Once again this made great reading and was very interesting. One question I did have though was in your list of major medical uses – you have obviously come across some information regards Melatonin in prevention of both pregnancy and cancer. Although you quality this by saying these claims have not been substantiated, they are still in your list of major medical uses. Is there another resource you could direct people to for further information on these two points? I’m familiar with the use of Melatonin for jet lag, although I think it is more effective on some then others. I’ve used it a couple of times after long haul flights and found it had little effect on me personally – that’s not saying it might not be good for other people though, because we are all different. I hope to see some comments from tinnitus sufferers inthis thread to hear what they think.
Thank you so much for your comment. Glad that you enjoyed the read.
Thanks for the question.Yes, the resource that one can be directed to is the Merck Index.
Hoping to hear the same from one fellow tinnitus sufferers as well.
Thanks for stopping by.
Could you please through some light on Cochlear implants and other hearing aids for those with profound hearing loss.
Sincere apologies for the late reply.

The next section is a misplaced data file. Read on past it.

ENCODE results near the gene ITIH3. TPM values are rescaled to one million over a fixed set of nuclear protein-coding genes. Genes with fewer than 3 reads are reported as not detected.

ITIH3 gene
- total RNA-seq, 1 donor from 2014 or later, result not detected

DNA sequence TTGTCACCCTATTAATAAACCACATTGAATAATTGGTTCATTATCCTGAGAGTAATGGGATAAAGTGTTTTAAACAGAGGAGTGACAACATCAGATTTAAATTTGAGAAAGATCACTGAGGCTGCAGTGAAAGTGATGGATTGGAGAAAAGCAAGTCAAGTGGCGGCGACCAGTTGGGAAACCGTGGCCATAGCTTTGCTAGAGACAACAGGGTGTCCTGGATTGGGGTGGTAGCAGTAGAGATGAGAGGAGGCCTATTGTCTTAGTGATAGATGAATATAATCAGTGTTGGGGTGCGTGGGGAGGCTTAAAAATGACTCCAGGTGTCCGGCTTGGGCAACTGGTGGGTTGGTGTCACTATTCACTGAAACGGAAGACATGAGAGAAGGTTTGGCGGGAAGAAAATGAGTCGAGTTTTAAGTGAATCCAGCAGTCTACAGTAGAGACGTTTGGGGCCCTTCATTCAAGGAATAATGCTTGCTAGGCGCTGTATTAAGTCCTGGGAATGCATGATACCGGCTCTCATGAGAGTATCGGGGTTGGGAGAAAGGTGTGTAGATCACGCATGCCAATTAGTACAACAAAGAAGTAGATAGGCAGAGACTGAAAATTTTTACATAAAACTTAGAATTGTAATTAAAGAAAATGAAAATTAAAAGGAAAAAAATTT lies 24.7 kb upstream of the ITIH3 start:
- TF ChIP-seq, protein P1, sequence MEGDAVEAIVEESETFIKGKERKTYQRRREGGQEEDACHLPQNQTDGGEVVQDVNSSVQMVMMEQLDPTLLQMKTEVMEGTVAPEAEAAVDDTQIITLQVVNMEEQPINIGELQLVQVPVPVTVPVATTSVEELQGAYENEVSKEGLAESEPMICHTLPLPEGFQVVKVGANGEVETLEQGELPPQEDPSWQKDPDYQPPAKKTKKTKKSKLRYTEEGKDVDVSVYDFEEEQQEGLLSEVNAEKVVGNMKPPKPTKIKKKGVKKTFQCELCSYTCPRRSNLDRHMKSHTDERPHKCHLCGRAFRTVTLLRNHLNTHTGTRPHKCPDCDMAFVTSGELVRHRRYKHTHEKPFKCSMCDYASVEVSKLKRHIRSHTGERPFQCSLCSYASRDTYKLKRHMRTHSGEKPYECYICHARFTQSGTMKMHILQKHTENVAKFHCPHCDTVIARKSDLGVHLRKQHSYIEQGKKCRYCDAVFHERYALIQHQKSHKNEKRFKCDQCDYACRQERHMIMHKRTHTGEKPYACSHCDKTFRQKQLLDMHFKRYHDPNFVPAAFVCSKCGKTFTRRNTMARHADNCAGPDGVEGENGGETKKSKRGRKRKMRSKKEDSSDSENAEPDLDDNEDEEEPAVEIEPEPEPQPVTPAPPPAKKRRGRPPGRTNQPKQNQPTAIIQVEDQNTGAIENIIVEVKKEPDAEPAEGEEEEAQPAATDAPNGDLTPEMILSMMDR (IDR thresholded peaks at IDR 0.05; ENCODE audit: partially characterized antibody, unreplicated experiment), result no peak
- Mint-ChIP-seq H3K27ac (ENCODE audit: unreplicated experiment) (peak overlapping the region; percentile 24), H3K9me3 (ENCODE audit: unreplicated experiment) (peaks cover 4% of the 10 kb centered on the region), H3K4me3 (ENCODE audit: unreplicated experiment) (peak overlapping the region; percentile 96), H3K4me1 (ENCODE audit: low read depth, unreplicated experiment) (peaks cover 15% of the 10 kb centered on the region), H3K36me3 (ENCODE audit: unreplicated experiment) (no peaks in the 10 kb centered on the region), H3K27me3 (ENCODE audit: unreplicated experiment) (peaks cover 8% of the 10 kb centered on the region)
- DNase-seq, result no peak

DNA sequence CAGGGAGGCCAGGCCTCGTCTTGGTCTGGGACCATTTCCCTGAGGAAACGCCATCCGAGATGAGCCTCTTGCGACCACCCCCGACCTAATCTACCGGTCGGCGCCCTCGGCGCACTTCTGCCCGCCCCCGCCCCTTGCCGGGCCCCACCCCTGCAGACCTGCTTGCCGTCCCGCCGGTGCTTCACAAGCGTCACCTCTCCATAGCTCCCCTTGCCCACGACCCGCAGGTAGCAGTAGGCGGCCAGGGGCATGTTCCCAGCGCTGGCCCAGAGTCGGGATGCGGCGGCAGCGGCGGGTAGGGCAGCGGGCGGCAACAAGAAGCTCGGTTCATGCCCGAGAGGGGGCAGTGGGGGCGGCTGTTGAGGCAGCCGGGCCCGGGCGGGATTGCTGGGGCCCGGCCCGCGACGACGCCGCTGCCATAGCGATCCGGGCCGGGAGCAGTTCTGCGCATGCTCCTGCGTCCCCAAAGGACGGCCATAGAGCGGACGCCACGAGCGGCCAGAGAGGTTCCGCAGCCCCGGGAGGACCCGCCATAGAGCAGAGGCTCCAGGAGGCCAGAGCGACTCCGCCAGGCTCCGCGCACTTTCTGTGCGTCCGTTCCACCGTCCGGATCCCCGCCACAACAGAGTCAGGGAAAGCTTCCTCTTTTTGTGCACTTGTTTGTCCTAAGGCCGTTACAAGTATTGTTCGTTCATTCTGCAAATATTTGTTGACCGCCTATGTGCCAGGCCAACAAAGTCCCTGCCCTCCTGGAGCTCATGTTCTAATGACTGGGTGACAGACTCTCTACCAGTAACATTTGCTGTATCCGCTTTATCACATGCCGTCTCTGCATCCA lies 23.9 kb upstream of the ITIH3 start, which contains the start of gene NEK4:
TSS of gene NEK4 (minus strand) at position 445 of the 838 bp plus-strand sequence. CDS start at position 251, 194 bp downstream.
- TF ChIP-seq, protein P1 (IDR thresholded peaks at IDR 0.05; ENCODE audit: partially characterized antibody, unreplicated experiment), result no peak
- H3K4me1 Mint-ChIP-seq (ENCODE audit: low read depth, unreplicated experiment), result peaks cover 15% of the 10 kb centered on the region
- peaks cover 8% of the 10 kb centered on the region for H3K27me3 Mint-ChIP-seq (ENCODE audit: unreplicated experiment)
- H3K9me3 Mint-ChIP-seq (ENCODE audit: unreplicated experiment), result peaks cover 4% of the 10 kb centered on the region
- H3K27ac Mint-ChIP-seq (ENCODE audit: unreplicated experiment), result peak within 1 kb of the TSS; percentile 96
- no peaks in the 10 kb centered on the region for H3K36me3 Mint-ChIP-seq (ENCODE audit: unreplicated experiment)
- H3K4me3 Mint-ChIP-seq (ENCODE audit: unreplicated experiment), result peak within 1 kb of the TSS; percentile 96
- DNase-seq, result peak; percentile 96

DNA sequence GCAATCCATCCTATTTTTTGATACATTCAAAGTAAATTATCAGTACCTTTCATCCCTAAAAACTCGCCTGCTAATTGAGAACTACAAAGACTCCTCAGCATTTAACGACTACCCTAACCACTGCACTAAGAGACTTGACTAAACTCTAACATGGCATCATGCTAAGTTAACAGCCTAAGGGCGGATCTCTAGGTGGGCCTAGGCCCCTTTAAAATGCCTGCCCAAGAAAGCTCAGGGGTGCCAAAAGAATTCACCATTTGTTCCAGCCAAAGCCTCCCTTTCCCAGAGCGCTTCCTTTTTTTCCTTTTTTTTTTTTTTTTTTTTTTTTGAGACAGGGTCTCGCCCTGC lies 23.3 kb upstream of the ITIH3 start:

Yes I would certainly love to offer you information regarding your two queries.
In my country, I seriously considered the prospect of having a Cochlear implant. I thought I would be a liable candidate taking into account, the fact that I am deaf in my right ear and the two bouts of vertigo that have caused me to experience a loss in hearing in my left ear, including the tinnitus.
Unfortunately, according to the board, the hearing loss is not significant enough for me to be selected for a cochlea implant. Furthermore, the process is not a simple one. Not only is it an expensive procedure, but there is counselling both pre and post of the procedure. Then family needs to be briefed on the process. The success rate is high, but there are instances where it is proven to be not so effective.
One of the other reasons that I was rejected, was due to the hearing aid that I was fitted with, that helped in my hearing. I was able to(with struggles here and there) to perform my duty as a pharmacist.
This brings me to the second part of your question. Yes, hearing aids are helpful and depending on the type of hearing loss, the settings are adjusted by the audiologist.
As you mentioned for someone with profound hearing loss, there are various aids that can help. Is it both ears or just the one? In my case I went for the CROSS system by Phonak. Its picks up sounds emitted via the right ear, and transmits it over into the left ear’s hearing aid.
I find that, with it on, I do not need to turn my head in the opposite direction. I can also just use the left aid on its own, this amplifies all incoming sounds. Most importantly, it masks my tinnitus which makes the hearing much better.
I recommend that you speak to an audiologist. They are more knowledgeable in this field, as I have experienced, and will be able to advise you professionally on both the implant and the hearing aid, and find what is best suitable for your personal needs.
Hope this helps